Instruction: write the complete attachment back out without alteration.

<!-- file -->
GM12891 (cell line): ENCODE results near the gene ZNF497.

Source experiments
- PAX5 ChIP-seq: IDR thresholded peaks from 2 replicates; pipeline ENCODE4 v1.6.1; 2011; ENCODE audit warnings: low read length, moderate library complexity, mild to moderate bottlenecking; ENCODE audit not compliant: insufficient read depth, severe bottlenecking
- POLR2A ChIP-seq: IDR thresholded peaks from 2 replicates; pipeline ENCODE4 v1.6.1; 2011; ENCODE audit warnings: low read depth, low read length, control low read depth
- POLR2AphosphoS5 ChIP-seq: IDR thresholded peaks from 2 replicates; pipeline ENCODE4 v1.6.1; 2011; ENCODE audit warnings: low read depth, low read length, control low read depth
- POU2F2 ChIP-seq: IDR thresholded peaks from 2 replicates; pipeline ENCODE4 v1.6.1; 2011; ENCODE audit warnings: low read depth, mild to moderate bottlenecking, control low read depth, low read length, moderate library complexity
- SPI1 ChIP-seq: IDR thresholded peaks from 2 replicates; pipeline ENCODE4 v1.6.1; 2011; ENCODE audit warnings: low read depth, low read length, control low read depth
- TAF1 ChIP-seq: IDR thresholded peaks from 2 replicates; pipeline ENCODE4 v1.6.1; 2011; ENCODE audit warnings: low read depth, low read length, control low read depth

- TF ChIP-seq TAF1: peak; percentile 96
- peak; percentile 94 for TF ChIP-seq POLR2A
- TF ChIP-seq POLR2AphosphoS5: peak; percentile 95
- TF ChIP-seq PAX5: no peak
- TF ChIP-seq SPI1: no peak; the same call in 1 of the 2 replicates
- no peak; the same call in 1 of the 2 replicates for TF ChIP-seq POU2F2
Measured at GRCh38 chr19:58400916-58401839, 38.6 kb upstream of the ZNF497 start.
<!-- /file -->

GM12891 (cell line): ENCODE results near the gene ZNF497.

Source experiments
- PAX5 ChIP-seq: IDR thresholded peaks from 2 replicates; pipeline ENCODE4 v1.6.1; 2011; ENCODE audit warnings: low read length, moderate library complexity, mild to moderate bottlenecking; ENCODE audit not compliant: insufficient read depth, severe bottlenecking
- POLR2A ChIP-seq: IDR thresholded peaks from 2 replicates; pipeline ENCODE4 v1.6.1; 2011; ENCODE audit warnings: low read depth, low read length, control low read depth
- POLR2AphosphoS5 ChIP-seq: IDR thresholded peaks from 2 replicates; pipeline ENCODE4 v1.6.1; 2011; ENCODE audit warnings: low read depth, low read length, control low read depth
- POU2F2 ChIP-seq: IDR thresholded peaks from 2 replicates; pipeline ENCODE4 v1.6.1; 2011; ENCODE audit warnings: low read depth, mild to moderate bottlenecking, control low read depth, low read length, moderate library complexity
- SPI1 ChIP-seq: IDR thresholded peaks from 2 replicates; pipeline ENCODE4 v1.6.1; 2011; ENCODE audit warnings: low read depth, low read length, control low read depth
- TAF1 ChIP-seq: IDR thresholded peaks from 2 replicates; pipeline ENCODE4 v1.6.1; 2011; ENCODE audit warnings: low read depth, low read length, control low read depth

- TF ChIP-seq TAF1: peak; percentile 96
- peak; percentile 94 for TF ChIP-seq POLR2A
- TF ChIP-seq POLR2AphosphoS5: peak; percentile 95
- TF ChIP-seq PAX5: no peak
- TF ChIP-seq SPI1: no peak; the same call in 1 of the 2 replicates
- no peak; the same call in 1 of the 2 replicates for TF ChIP-seq POU2F2
Measured at GRCh38 chr19:58400916-58401839, 38.6 kb upstream of the ZNF497 start.